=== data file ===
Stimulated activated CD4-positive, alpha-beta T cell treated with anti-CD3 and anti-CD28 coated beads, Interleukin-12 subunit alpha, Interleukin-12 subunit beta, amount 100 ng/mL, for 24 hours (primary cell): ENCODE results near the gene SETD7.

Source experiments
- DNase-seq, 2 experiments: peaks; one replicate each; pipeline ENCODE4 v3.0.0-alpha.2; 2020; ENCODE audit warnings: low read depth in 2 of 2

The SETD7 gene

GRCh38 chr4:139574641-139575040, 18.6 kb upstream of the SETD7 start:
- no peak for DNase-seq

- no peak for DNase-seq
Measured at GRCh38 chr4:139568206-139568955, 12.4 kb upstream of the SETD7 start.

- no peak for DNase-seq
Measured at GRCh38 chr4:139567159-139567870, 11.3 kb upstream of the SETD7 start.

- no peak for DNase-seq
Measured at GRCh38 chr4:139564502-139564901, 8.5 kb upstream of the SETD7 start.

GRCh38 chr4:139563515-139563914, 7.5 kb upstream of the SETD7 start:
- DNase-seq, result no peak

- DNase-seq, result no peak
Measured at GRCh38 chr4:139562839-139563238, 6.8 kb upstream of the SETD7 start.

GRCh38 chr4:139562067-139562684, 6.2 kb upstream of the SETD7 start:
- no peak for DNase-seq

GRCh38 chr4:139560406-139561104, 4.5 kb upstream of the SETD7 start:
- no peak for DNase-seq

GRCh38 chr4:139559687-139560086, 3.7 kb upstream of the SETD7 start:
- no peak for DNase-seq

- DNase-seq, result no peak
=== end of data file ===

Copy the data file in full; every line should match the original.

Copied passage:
Stimulated activated CD4-positive, alpha-beta T cell treated with anti-CD3 and anti-CD28 coated beads, Interleukin-12 subunit alpha, Interleukin-12 subunit beta, amount 100 ng/mL, for 24 hours (primary cell): ENCODE results near the gene SETD7.

Source experiments
- DNase-seq, 2 experiments: peaks; one replicate each; pipeline ENCODE4 v3.0.0-alpha.2; 2020; ENCODE audit warnings: low read depth in 2 of 2

The SETD7 gene

GRCh38 chr4:139574641-139575040, 18.6 kb upstream of the SETD7 start:
- no peak for DNase-seq

- no peak for DNase-seq
Measured at GRCh38 chr4:139568206-139568955, 12.4 kb upstream of the SETD7 start.

- no peak for DNase-seq
Measured at GRCh38 chr4:139567159-139567870, 11.3 kb upstream of the SETD7 start.

- no peak for DNase-seq
Measured at GRCh38 chr4:139564502-139564901, 8.5 kb upstream of the SETD7 start.

GRCh38 chr4:139563515-139563914, 7.5 kb upstream of the SETD7 start:
- DNase-seq, result no peak

- DNase-seq, result no peak
Measured at GRCh38 chr4:139562839-139563238, 6.8 kb upstream of the SETD7 start.

GRCh38 chr4:139562067-139562684, 6.2 kb upstream of the SETD7 start:
- no peak for DNase-seq

GRCh38 chr4:139560406-139561104, 4.5 kb upstream of the SETD7 start:
- no peak for DNase-seq

GRCh38 chr4:139559687-139560086, 3.7 kb upstream of the SETD7 start:
- no peak for DNase-seq

- DNase-seq, result no peak